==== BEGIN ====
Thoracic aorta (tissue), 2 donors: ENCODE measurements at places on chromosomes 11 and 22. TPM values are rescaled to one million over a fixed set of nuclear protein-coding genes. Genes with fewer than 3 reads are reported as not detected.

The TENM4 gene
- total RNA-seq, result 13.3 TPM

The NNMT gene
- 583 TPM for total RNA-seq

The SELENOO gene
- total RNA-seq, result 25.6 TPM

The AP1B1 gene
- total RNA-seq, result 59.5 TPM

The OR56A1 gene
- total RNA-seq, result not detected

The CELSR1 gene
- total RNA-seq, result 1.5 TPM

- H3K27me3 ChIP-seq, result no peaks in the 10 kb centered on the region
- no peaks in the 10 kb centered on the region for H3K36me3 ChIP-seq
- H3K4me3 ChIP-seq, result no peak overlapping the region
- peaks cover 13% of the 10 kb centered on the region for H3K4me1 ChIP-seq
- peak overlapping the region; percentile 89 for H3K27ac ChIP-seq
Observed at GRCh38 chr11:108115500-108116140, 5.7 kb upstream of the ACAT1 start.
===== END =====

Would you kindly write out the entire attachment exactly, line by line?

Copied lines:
Thoracic aorta (tissue), 2 donors: ENCODE measurements at places on chromosomes 11 and 22. TPM values are rescaled to one million over a fixed set of nuclear protein-coding genes. Genes with fewer than 3 reads are reported as not detected.

The TENM4 gene
- total RNA-seq, result 13.3 TPM

The NNMT gene
- 583 TPM for total RNA-seq

The SELENOO gene
- total RNA-seq, result 25.6 TPM

The AP1B1 gene
- total RNA-seq, result 59.5 TPM

The OR56A1 gene
- total RNA-seq, result not detected

The CELSR1 gene
- total RNA-seq, result 1.5 TPM

- H3K27me3 ChIP-seq, result no peaks in the 10 kb centered on the region
- no peaks in the 10 kb centered on the region for H3K36me3 ChIP-seq
- H3K4me3 ChIP-seq, result no peak overlapping the region
- peaks cover 13% of the 10 kb centered on the region for H3K4me1 ChIP-seq
- peak overlapping the region; percentile 89 for H3K27ac ChIP-seq
Observed at GRCh38 chr11:108115500-108116140, 5.7 kb upstream of the ACAT1 start.